After two weeks of sheer gluttony the time seems right to chat about a fascinating, food-oriented book. Unlike my previous Tuesday offerings, it is not a cookbook but rather a book that looks at what people around the world cook and eat. Created by writer Faith D’Aluisio and photojournalist Peter Menzel, What I Eat: Around the World in 80 Diets (Material World, 2010) details what 80 individuals from around the globe consume in one day.
In some respects What I Eat can be seen as a follow-up to the duo’s 2005 book Hungry Planet: What the World Eats. In that publication Menzel and D’Aluisio looked at what 30 families in 24 countries ate during one week. In their latest offering they pare their exploration down to one day in the life of 80 individuals from over 30 countries. For each profiled person D’Aluisio cites the number of calories he consumes in a day and how he consumes them, i.e. 11 ounces of thin grain porridge made of sorghum and served with 1 tablespoon sugar for breakfast. She also provides a brief biography, listing occupation, age, height and weight. She then describes how the person obtains, cooks and eats his food and the conditions that surround each of these activities. This may sound fairly commonplace but, in fact, it proves fascinating.
Menzel’s beautiful and tale-telling photographs support D’Aluisio’s intriguing text. Together the two develop a compelling story about how the world perceives and uses food. Take, for instance, the smiling, healthy-looking Masai herder, who survives on a mere 800 calories per day. Compare his lifestyle with the obese British school aid who takes in 12,300 calories in 24 hours. How could one live on so little and the other on so much? Then there is the 135-pound Tibetan yak herder’s intake of 5,600 calories and the 260-pound American truck driver’s 5,400 calorie diet. One man gets his energy from cheese, butter, yogurt, bread and noodles. The other derives his from candy, sweetened coffee drinks, cheeseburgers and fried foods. Interesting choices. Interesting results.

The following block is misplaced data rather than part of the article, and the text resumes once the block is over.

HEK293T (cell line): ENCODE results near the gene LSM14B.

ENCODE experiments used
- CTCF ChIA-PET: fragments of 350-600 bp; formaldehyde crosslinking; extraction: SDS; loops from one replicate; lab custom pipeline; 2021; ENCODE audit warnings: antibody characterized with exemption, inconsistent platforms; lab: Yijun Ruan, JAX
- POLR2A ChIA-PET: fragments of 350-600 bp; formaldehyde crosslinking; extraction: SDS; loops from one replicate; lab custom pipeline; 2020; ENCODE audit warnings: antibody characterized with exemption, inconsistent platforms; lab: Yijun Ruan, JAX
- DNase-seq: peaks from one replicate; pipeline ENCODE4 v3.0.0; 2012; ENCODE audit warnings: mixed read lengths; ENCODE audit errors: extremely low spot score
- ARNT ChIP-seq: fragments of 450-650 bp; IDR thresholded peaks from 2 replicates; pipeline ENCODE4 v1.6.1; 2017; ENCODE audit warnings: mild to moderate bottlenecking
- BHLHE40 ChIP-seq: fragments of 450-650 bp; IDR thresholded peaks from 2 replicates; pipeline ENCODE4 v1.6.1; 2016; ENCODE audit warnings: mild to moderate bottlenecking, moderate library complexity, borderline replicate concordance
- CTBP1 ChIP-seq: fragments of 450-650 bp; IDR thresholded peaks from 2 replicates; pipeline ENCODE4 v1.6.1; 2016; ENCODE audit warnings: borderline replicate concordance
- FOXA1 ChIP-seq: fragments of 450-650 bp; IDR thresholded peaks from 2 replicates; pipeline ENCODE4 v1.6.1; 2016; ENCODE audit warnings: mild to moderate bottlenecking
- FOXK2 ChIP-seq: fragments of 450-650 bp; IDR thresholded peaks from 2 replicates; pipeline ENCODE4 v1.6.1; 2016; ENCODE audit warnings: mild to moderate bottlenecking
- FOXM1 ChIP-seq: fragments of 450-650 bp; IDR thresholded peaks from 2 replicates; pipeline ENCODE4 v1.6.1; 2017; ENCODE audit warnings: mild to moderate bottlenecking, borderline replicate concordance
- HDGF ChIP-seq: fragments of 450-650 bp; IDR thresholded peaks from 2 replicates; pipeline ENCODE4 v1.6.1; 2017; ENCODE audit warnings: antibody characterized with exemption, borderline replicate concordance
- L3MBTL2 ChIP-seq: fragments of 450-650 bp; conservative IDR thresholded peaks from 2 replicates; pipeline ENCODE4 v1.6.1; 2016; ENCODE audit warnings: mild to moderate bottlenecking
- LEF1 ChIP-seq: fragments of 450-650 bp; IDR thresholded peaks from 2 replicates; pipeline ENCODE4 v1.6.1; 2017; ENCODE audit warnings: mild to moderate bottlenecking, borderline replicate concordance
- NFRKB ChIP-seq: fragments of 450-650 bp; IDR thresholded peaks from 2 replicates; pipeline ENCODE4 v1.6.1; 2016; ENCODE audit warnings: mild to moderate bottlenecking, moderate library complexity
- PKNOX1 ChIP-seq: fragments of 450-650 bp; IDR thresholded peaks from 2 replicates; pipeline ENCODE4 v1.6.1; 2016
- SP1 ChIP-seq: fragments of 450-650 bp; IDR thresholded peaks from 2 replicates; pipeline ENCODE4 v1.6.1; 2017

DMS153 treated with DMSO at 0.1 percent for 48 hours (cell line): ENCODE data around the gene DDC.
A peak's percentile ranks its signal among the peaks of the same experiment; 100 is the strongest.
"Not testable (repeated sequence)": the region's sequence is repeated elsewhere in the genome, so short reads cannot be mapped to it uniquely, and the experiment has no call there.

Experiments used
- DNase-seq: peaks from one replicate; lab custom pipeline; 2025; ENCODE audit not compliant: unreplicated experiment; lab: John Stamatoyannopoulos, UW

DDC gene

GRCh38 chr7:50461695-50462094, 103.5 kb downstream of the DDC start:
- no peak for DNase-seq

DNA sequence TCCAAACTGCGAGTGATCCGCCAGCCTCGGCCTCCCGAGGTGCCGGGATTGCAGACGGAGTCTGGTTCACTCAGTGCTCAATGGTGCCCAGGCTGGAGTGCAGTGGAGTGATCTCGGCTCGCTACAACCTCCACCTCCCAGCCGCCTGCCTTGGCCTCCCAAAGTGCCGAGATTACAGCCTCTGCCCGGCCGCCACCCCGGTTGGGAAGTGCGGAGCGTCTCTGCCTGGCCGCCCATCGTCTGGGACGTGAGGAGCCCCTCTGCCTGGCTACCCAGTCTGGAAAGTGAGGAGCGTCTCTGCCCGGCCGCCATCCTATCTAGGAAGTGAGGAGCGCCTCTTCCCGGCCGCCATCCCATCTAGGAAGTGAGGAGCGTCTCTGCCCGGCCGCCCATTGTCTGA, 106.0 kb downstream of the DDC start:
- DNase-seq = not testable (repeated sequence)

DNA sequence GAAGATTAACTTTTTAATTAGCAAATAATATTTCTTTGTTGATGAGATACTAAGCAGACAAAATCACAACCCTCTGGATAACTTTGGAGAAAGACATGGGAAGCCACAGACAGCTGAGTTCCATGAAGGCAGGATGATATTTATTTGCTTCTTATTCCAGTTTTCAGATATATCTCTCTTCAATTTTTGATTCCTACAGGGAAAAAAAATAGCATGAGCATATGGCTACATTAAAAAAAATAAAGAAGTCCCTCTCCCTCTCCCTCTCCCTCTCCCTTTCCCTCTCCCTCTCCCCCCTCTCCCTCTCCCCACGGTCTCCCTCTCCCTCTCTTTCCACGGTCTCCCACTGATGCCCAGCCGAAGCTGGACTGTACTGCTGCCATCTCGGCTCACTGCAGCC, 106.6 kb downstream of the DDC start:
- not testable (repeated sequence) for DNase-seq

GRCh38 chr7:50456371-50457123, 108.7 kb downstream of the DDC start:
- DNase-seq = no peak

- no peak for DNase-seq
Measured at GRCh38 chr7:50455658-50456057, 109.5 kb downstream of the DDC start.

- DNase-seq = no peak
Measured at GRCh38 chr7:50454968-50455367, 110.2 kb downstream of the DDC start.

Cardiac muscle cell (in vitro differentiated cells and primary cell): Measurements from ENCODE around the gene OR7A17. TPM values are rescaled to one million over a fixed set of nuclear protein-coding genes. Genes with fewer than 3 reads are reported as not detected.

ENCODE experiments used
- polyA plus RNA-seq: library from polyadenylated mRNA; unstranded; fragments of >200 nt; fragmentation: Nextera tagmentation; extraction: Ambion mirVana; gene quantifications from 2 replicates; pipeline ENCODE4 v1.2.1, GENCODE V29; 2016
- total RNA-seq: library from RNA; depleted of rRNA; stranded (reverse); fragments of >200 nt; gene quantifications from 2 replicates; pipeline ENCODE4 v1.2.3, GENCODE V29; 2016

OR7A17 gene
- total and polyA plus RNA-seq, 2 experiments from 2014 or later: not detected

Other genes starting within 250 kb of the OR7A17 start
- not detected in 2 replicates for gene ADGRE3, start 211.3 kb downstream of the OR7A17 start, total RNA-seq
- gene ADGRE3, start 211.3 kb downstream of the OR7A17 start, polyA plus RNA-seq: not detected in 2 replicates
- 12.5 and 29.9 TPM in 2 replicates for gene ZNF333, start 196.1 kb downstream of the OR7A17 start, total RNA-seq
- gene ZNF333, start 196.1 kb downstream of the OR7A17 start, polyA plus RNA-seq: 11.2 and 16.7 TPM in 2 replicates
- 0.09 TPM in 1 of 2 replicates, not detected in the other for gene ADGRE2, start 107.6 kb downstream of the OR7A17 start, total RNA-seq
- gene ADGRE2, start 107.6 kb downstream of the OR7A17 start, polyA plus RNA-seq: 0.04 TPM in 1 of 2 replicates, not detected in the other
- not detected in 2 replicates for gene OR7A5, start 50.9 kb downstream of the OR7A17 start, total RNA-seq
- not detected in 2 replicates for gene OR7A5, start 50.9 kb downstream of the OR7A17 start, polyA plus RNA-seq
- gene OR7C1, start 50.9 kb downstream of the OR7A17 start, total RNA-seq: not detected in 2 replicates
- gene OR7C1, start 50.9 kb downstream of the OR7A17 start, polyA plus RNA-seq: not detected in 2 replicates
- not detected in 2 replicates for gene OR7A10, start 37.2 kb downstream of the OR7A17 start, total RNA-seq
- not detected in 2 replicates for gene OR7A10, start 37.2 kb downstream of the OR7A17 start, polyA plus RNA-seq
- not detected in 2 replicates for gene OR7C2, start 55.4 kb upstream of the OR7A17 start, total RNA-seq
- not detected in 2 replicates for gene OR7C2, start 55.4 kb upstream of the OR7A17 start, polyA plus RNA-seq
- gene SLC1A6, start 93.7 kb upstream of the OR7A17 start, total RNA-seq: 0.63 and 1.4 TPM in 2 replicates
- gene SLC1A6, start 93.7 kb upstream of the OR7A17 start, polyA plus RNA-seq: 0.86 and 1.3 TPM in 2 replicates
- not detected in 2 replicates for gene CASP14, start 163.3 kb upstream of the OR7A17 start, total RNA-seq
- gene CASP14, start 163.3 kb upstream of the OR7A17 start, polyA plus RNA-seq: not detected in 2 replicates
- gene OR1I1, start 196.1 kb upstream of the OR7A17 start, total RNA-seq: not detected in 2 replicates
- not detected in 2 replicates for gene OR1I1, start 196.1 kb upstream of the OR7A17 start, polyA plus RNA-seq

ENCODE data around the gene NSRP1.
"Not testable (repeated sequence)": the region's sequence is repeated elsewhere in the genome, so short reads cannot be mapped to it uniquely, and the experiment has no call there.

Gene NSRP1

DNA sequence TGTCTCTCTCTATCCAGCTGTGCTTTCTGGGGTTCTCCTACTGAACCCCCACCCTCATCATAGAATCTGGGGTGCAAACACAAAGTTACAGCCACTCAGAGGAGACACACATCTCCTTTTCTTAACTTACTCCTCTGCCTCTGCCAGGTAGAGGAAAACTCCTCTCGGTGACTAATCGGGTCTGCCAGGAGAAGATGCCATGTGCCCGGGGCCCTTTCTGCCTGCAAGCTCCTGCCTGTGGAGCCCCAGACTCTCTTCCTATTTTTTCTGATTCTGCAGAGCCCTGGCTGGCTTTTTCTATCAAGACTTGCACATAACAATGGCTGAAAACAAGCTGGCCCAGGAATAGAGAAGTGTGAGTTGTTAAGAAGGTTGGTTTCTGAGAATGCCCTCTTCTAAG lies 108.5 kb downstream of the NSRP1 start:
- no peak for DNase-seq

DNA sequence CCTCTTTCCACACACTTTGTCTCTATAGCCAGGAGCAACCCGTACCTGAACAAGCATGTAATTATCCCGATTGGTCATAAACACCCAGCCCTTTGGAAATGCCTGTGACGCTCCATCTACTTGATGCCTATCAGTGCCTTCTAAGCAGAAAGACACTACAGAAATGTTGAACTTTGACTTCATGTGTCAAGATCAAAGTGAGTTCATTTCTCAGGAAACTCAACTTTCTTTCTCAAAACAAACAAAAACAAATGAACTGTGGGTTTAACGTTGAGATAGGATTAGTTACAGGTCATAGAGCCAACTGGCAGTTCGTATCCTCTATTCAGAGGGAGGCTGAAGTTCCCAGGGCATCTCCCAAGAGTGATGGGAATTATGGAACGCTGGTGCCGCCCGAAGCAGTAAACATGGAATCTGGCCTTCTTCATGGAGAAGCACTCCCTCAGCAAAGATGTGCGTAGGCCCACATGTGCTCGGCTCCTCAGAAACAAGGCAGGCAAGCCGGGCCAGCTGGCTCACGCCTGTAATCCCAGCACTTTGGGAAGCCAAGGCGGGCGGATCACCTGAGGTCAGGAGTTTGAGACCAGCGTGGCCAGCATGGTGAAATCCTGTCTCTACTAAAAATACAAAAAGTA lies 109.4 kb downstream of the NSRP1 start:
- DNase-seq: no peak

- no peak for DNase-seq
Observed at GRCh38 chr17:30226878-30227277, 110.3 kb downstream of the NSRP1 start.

Essays from such respected writers as Wendell Berry, Michael Pollan and Marion Nestle further enrich What I Eat. While none ever chastise the profiled individuals – or the readers – for their food choices, they do leave all of us contemplating what we eat and why. It’s yet another reason why I admire D’Aluisio’s and Menzel’s latest work. It inspires thoughtful consideration of how we and others in the world eat and live.